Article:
by Eileen Myles
Yale University Press. 96 pages, $18.
“I AM a weird bitch,” Eileen Myles once wrote in Sappho’s Boat, a 1982 collection of poems. In a career that has spanned over forty years—in poetry, fiction, memoir, art writing, essays, libretti, and performance pieces—Myles has always played in the arena of the edgy, the uncomfortable, the uncontainable. Their work (“I don’t even call myself a lesbian anymore. I say queer, or trans. I say they.”) runs on the energy of the moment. It is writing that holds nothing back. Enthusiasms, confessions, hurt, confusion, desire, love—it’s all right there on the page. Their work gives us immediate “access/ to an uncontrolled intimacy.”
For Myles, a poem is a kind of playground or field in which to take a joy ride through the bewildering, exhilarating, messy incoherence and abundance that is life. Their poems unravel with the logic of free association and stream of consciousness. Indeed, Myles has never shied away from writing a “very unattractive/ poem.” As they say in “That Country,” a poem from 2007: “I wanted/ to fuck up this/ language.” As a writer who comes “from a long line of strong crazy women,” Myles has never been afraid to do “one single thing—to be different.”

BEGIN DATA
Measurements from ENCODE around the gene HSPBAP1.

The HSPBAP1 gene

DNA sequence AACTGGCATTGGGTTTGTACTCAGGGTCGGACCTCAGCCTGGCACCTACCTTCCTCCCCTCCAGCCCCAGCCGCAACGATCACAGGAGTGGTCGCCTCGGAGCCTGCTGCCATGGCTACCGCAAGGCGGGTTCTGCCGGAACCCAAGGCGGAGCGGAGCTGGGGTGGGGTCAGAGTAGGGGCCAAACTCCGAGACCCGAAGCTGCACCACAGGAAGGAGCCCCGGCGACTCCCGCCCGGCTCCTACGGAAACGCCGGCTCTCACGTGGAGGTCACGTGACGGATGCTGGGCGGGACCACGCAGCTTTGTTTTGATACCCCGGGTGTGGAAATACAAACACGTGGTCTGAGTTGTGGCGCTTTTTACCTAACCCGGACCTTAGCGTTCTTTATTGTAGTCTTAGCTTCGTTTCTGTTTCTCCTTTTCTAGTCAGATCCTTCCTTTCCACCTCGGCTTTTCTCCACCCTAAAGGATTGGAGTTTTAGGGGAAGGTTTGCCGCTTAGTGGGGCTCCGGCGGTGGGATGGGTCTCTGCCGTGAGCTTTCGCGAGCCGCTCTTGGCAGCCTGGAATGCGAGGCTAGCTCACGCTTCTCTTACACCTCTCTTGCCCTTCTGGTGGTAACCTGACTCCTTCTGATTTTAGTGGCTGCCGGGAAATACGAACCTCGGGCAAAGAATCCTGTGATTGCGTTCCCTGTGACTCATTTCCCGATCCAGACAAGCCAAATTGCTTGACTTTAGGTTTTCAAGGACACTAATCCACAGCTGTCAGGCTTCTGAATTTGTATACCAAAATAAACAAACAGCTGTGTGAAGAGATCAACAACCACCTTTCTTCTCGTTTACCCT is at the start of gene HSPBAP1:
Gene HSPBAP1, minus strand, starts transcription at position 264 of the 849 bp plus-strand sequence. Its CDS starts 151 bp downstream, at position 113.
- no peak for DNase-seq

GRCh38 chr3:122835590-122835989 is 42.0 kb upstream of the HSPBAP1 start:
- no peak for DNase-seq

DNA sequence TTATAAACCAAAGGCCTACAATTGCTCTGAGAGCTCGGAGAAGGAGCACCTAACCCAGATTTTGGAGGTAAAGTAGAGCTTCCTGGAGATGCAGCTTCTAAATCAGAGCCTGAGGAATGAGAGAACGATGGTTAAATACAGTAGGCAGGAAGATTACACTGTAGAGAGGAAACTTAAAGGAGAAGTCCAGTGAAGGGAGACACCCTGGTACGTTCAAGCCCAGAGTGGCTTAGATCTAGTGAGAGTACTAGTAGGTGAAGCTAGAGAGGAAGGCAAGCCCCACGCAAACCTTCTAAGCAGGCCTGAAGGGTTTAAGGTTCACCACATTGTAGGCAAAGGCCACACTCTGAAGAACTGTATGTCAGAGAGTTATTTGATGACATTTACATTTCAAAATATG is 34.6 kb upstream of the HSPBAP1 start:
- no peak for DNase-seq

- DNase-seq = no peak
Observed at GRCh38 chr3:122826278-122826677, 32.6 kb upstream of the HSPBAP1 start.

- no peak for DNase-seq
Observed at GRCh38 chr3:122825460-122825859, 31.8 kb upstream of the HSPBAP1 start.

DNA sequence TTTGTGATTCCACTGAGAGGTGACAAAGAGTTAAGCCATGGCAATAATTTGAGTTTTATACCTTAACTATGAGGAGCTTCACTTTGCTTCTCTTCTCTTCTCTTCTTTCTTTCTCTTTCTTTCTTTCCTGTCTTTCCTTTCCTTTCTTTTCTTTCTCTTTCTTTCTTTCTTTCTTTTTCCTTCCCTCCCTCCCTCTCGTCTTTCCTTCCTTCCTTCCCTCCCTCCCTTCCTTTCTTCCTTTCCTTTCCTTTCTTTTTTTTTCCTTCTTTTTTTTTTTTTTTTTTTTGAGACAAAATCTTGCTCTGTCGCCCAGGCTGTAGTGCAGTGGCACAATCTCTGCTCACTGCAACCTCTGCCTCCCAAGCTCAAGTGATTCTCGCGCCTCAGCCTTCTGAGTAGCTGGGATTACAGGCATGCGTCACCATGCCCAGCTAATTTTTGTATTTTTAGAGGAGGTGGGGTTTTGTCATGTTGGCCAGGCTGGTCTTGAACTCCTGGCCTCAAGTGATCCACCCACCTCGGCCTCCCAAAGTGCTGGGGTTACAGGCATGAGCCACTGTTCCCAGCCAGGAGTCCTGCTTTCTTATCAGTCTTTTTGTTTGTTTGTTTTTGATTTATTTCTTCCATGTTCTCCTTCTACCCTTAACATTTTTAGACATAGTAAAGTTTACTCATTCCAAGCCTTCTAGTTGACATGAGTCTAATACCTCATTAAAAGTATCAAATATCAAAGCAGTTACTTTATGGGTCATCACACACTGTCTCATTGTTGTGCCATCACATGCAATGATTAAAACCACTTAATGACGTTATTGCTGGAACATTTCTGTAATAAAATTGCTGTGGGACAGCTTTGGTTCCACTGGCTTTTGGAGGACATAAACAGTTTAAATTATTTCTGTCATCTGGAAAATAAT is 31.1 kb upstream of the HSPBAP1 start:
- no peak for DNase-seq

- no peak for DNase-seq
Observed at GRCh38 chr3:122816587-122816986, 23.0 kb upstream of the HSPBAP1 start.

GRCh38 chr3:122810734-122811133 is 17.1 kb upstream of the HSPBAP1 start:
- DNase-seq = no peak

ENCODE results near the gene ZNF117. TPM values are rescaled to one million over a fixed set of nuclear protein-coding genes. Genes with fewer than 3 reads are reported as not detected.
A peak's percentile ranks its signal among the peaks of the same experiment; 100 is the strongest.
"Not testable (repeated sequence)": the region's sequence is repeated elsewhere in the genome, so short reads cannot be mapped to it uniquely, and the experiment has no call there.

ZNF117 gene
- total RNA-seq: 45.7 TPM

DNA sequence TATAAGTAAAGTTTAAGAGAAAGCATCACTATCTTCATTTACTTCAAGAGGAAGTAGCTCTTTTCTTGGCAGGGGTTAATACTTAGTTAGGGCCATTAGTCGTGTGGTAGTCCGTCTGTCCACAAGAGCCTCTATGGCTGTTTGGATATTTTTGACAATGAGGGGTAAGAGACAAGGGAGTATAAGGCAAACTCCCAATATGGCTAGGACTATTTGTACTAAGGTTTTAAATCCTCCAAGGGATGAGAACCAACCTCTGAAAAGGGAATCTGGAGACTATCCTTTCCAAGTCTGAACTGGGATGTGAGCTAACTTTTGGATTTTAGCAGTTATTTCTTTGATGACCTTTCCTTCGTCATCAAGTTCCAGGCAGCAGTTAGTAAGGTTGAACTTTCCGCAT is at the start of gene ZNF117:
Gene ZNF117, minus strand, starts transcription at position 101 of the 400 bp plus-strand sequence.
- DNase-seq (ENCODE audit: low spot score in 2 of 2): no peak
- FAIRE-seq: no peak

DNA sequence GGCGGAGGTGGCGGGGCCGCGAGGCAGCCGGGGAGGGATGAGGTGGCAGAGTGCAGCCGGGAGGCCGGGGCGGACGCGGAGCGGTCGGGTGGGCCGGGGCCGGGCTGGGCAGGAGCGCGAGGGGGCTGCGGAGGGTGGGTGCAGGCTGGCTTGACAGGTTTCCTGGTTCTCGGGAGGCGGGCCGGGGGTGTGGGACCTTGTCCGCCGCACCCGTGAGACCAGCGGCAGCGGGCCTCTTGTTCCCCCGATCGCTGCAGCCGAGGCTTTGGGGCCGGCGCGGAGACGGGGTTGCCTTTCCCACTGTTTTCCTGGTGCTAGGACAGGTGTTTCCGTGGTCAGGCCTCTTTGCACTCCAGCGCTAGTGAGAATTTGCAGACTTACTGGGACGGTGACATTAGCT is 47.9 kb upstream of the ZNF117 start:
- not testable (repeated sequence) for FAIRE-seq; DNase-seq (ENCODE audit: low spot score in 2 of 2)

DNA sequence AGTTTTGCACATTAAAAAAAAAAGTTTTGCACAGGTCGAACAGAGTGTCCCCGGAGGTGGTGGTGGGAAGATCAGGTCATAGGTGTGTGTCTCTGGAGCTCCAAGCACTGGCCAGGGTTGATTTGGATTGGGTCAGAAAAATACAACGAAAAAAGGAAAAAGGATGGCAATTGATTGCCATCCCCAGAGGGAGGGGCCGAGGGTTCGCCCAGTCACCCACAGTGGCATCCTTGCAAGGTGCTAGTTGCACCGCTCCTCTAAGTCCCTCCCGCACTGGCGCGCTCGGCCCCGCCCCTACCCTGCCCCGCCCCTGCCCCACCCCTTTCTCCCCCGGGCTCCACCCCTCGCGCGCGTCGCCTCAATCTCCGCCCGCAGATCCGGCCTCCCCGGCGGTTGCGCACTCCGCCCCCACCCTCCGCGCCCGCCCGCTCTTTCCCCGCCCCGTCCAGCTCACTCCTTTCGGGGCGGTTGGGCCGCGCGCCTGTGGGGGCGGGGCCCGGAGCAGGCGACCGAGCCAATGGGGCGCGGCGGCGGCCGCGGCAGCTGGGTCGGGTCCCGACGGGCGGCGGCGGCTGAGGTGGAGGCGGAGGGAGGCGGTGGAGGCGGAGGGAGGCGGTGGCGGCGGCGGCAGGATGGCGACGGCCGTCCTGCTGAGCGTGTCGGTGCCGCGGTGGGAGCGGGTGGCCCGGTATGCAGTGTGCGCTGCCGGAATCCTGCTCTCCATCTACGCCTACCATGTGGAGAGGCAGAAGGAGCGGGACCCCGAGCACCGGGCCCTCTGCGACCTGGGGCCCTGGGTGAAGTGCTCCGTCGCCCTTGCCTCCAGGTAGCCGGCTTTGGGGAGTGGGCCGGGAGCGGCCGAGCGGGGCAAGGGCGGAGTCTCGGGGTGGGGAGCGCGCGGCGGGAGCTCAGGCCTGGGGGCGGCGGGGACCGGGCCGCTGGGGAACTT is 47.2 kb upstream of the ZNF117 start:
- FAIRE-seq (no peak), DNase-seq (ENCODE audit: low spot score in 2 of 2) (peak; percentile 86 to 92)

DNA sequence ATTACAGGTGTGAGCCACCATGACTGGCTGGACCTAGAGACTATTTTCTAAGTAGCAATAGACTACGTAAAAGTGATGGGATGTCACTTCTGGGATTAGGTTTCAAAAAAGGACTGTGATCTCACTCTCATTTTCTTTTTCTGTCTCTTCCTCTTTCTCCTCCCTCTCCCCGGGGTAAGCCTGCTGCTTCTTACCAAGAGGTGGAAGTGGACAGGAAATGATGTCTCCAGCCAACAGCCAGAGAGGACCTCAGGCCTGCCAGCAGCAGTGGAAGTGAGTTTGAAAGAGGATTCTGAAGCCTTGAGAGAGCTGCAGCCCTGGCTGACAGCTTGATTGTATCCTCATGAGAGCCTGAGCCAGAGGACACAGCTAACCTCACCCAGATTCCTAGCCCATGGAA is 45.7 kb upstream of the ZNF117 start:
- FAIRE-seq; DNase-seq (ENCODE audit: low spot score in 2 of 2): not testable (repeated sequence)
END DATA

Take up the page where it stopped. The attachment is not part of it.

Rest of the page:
This wild, unattractive, fucked-up difference in Myles’ work is evident in their latest book, For Now, part of Yale University’s “Why I Write” series. (Previous writers have included Karl Ove Knausgaard and Patti Smith.) In this short book, as in so much of their other work, we see something of the mad ecstasy of Walt Whitman and William Blake, the I-do-this-I-do-that quotidian observation of Frank O’Hara, the playfulness of Joe Brainard.